It's all wheel drive. That guy seems like an expert. I'm sure he'd like to roll up on an insurgent's house in a tracked vehicle. They'd find it empty after the bad guys heard the tracks from two miles away.

MJ Athens said...

Makes sense to me, I know how noisy tracks are. After I asked you about the vehicle I went to the google and hit that site. The guy certainly has an agenda. The only thing I ever saw that resembled the Stryker was the

The mp's would run the roads with us on convoys in them but they looked pretty shaky to me. I liked my duece and a half with sandbags on the floor!

bigD said...

Hi Alex,
Good lesson on the "mean green machine."

Why does the vehicle commander have to guide the driver? Are they hard to drive? Is vehicle commander the same as TC?

I liked the part about the seventeen soldiers in full kit and the about sardines in a can! And you forgot to mention climate control and how many hot sweaty soldiers you can torture in a Stryker when the AC unit is broken. Not meant for those of us with claustrophobia or delicate constitutions. LOL!

Here is a poem I wrote back in April of 2008 after reading about how hot it was in the Stryker. I cannot take credit for the expression the "green oven." I have heard that is what the soldiers called the Stryker because it was so hot!

The Green Oven

They call me the “Green Oven.”
I am rolling hell on eight wheels.
I am hell hath no fury like a woman scorned.

Preheat to 450 degrees of separation.

Give me your tired, your poor
Warriors, yearning to be free.

Shut the door.
Cramped and dark, wait in my belly.

Sit and stew with the fear that simmers
just beneath the surface of your fragile mind.
Let me fry your brain and bake the life right out of you.

I’ll take my pound of flesh in sweat and tears,
Until it is time to send you spewing forth onto
another war torn street.

Take care Alex. Strykers rock!!

Alex Horton said...


Good poem. The VC has to guide the driver because his view is extremely limited. He can see straight out in front but not too far from the left or right. He cannot see behind him at all. The VC guides him everywhere, and the squad leader/air guards can direct him further if he needs to turn or back up. The VC is practically a TC. Old crusty guys still used that term.

As far as climate control - we had heaters but no A/C. We just had a fan that blew air and had them retrofitted with vents. Only two of the four vehicles in my platoon had them, and even then, it ate up the gas so much that their use was very limited. Only command vehicles had proper A/C. I for one am shocked officers had better equipment for themselves!

I've never been claustrophobic in my life, but being cramped on a bench with eight other dudes in the summer heat made me hyperventilate. I wanted to tear off my vest and plunge into an open hatch. But I sucked it up like everyone else.

MJ Athens said...

Have I asked this before? In the 1st gulf war I had a friend whose brother was a marine. He asked what he should send in a care package? I told him booze in a plastic bottle. Declined and when the guy came home and we asked him he said "HELL YES" you should have. It is hard for me to imagine American fighting men NOT finding some way to get fucked up no matter where the are but if they do in this "action" it sure is covered up well. Comments?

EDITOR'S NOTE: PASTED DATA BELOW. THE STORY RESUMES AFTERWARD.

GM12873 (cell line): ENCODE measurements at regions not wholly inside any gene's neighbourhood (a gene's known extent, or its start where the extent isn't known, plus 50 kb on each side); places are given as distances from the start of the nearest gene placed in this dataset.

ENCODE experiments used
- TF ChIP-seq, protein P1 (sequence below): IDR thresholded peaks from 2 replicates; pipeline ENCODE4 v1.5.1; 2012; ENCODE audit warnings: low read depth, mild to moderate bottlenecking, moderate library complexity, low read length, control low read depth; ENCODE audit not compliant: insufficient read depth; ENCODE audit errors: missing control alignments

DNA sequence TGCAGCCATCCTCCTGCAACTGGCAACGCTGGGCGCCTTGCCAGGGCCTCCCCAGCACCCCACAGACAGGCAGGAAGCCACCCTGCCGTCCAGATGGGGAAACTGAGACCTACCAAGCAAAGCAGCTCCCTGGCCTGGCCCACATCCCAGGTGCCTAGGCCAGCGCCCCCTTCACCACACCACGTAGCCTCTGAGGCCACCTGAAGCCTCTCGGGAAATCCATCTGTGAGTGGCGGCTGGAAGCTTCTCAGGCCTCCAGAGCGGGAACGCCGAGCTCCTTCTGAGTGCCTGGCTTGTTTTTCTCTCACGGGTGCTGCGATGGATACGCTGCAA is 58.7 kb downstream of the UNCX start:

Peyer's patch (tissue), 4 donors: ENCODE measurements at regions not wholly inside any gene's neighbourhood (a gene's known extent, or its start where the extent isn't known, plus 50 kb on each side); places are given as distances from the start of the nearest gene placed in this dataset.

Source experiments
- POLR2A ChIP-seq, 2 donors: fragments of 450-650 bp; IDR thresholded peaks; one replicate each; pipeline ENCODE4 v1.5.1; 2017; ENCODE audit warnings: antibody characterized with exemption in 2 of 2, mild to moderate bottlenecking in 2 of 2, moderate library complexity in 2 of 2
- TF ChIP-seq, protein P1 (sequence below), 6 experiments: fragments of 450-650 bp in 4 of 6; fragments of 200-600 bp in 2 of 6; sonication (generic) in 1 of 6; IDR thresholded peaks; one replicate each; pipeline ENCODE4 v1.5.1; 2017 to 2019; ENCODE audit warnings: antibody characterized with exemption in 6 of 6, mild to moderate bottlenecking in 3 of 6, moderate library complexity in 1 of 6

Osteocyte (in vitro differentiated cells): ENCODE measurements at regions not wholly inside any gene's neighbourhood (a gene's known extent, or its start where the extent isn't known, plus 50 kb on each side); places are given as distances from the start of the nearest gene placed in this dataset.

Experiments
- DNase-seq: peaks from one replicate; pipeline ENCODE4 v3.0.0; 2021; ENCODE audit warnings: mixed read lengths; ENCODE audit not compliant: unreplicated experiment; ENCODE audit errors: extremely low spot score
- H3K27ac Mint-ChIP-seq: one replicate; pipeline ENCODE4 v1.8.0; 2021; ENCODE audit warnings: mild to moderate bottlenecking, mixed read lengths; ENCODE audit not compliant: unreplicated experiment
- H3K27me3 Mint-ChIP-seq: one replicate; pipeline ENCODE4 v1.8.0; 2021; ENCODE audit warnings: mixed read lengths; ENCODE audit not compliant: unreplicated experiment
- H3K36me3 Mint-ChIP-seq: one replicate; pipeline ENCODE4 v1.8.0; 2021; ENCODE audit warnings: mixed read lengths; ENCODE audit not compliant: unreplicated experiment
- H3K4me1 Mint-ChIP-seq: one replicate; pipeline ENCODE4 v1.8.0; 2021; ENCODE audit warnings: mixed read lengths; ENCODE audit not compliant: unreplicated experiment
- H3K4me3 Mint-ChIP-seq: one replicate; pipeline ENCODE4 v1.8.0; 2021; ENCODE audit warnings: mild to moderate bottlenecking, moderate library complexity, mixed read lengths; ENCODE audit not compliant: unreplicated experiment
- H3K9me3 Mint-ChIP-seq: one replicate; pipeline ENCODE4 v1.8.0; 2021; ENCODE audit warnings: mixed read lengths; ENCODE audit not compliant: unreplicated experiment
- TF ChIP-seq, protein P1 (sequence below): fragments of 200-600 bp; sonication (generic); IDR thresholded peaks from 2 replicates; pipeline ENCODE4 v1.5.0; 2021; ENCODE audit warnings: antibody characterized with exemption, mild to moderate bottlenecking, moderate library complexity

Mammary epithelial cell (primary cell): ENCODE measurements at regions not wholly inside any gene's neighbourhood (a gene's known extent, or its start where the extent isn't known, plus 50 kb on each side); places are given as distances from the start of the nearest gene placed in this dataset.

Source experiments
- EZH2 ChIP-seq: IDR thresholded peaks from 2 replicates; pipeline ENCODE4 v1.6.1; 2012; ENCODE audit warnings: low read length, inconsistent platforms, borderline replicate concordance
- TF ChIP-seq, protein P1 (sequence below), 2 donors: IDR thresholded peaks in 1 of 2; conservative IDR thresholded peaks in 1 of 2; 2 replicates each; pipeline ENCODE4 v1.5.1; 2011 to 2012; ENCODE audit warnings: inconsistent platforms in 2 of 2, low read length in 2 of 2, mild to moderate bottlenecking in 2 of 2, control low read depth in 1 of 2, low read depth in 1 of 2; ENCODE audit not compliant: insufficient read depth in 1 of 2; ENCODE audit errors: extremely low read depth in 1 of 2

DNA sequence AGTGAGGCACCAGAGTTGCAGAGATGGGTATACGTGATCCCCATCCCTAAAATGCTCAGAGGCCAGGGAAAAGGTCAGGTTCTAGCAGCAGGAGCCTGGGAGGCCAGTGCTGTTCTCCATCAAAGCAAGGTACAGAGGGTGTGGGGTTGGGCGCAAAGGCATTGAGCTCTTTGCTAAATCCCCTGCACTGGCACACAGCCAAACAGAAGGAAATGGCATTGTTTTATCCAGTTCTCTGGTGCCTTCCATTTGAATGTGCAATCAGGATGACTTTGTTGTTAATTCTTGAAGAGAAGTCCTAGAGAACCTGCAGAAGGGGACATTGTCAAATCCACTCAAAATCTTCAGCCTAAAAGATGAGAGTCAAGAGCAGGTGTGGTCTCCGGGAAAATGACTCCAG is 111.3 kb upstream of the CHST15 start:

Alex Horton said...


I don't want to reveal the methods used to receive alcohol (OPSEC!), but yes. It gets through.

Unknown said...

Reading the anti-Stryker website made me wonder if perhaps the author's mother was frightened by a wheels driver when she was carrying him.


MJ Athens said...

My faith in the American fighting man (person) is restored!

David M said...

The Thunder Run has linked to this post in the blog post From the Front: 12/05/2008 News and Personal dispatches from the front and the home front.

MJ Athens said...

Gen. Eric Shinseki for head of the VA.

Dragonscribe said...

Thanks for the first hand information. I have a nephew just finishing a year of driving one of these. I talked to him a lot about it when he was home, and your info helps me interpret some of what he said. He said they have a lot of maintenance problems and blamed it on the fact that too few follow the procedure of water-washing the engine to get rid of dust every time you come back to the FOB. He had very high confidence in the Strykers combat survivability. He could rattle off the number RPGs, IEDs, and others that his "truck" had survived. I think if I had asked him the Stryker's greatest weakness he would have said "Officers."

Anonymous said...


First, wanted to say that this is an awesome blog; truly a great read.

Secondly, just some questions about the use of the two turrets. Is the .50 cal ever used in combat manually, or is it always fired remotely? What about the m249? Is it used in full-on firefights at all?

Hal Kimball said...

Looks like a Yakima picture! Man I hated YTC, even with the Bradley's. 1-23 Infantry transitioned from Brads to Strykers after I left for Korea, never got to play with the Stryker, not sure if they would have let me since I was a Bradley Master Gunner though...good stuff Alex.

Anonymous said...